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Homemade Edm To Remove Broken Taps

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kvt

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Thanks for the link
 

Morgan RedHawk

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I have been thinking of building and EDM, too. This guy has books and PCBs for 2 types. I am thinking about ordering the book for the pulsed version.

http://www.homebuiltedmmachines.com/

I am wondering, how do you shape the electrodes for custom shapes?
Any input from anyone that has built or used an EDM would be appreciated.
 

uncle harry

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The shaped electrodes are usually made from a carbon rod. They are machined for the shape needed.
Copper has also been an electrode material. I've had hardened S7 alloy edm shaped to de-gate dozens of very small plastic parts for pick and place decades ago. Since graphite is the electrode of choice some shops have specifically isolated rooms with lathes, mills and other tooling to isolate the mess from other areas.
 

Billh50

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Well every place I have worked that had an EDM used the graphite or carbon rods for shapes. They also used the copper for burning thru taps and broken dowel pins.
 

ch2co

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Add anther small project to my to do list. Looks like fun to try out. I've seen commercial EDM's working, but never thought that
it would be so simple for a hobby shop. Thanks!

CHuck the grumpy old guy
 

bpratl

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Just added this project to my very long DIY list. There has been many a time that I could have put this to use.
Thanks again for sharing. Bob
 

Billh50

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I was thinking about the one I posted. If some electrode holders were made to take different diameter copper tubing. Then a holder for them to be mounted into with a fitting and hole to allow fluid to flow thru tube. That would keep the grit out of the hole that is being burnt. This would work just like conventional machines.
 

RJSakowski

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How about using hypodermic tubing for the electrode? 18 ga. (.050) tubing has a resistance of less than 1 ohm/ft. McMaster Carr sells it as precision miniature stainless steel tubing from .008" to .253" O.D.

Bob
 

John Hasler

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How about using hypodermic tubing for the electrode? 18 ga. (.050) tubing has a resistance of less than 1 ohm/ft. McMaster Carr sells it as precision miniature stainless steel tubing from .008" to .253" O.D.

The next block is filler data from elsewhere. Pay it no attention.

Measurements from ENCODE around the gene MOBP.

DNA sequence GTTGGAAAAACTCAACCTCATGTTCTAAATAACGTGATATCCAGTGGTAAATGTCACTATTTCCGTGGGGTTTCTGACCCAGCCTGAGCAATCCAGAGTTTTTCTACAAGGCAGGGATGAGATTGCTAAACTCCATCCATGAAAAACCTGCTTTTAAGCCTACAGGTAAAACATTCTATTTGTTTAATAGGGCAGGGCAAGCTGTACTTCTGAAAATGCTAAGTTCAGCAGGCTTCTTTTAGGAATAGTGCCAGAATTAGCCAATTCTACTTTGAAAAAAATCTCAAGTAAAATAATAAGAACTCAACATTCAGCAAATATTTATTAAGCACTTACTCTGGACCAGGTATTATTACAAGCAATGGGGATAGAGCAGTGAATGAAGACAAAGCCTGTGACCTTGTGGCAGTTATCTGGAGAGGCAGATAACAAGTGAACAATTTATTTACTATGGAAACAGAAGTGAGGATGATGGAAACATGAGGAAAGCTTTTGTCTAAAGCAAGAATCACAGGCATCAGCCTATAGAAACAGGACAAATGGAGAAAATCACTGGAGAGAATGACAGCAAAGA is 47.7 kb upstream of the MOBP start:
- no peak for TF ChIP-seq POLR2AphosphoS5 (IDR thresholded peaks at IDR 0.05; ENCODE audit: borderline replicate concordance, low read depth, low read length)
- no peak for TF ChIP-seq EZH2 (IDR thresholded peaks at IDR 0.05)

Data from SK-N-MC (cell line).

Bob
It isn't just about the resistance. The electrochemistry matters as does thermal conductivity.
 
D

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The old tap burner dad and I used to, toohave, an old Elox brand, we used plain water for the coolant and wen to the local hobby shop and bought brass tubes from 1/16" all the way up to 5/8" in size. We had all sorts of fittings for adapting the tubes to, an some of them we soldered them to the fitting. We redesigned the tap burner a little from original, replaced the collet system they had to a 3/8" NPT thread to simply things.

With the welders of today available to us, I would not hesitate taking one with spark gap control and adapting it to a tap burner. The vibrating head used on one can easily be made from a solenoid used to open a valve stem. just put a limit switch on the end to break the circuit momentary, letting the solenoid go back up, hitting the limit switch again. There are other ways of creating the "vibrating" thing needed to control contact of the electrode with the work.

Ken
 

Billh50

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I do remember buying small copper tubing from hobby shops years ago. We would cut and solder the tubing to make a chassis for slot cars. They had several small sizes.
 
D

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Some of you may have seen it , but I am building Ben Fleming's Pulse EDM machine on here now. It is not a cheap thing to get into, but can be very useful. You can build a simple tap burner very cheaply, but as many of you know ( when I build things), I got carried away and am building a much more versatile machine to do a lot more than tap burning. I used EDM in the machine shop many years ago ( when vacuum tubes were the rage) and they can do a lot of machining operations you cannot do on the mill or lathe. If interested, check it out in Members Projects.
 

whitmore

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I've used tungsten rod, for EDM'ing narrow holes (0.040"), in boron carbide. By tungsten,
I mean the soft tungsten metal, available as wire, not tungsten carbide. Kerosene bath
with a pump to flush the cut (Shell Diala AX specifically, but it sure looked like kerosene).
We used an aircraft 28V oil pump, but I see lots of 12v diesel/fuel pumps for automotive
use that would probably circulate fluid just fine.

I recall some cuts worked best with the wire probing UP into the work.

What I do NOT recall, is if the whole apparatus cranked up from the coolant tank, or whether
the tank dropped down to set up the tooling and workpiece.
 
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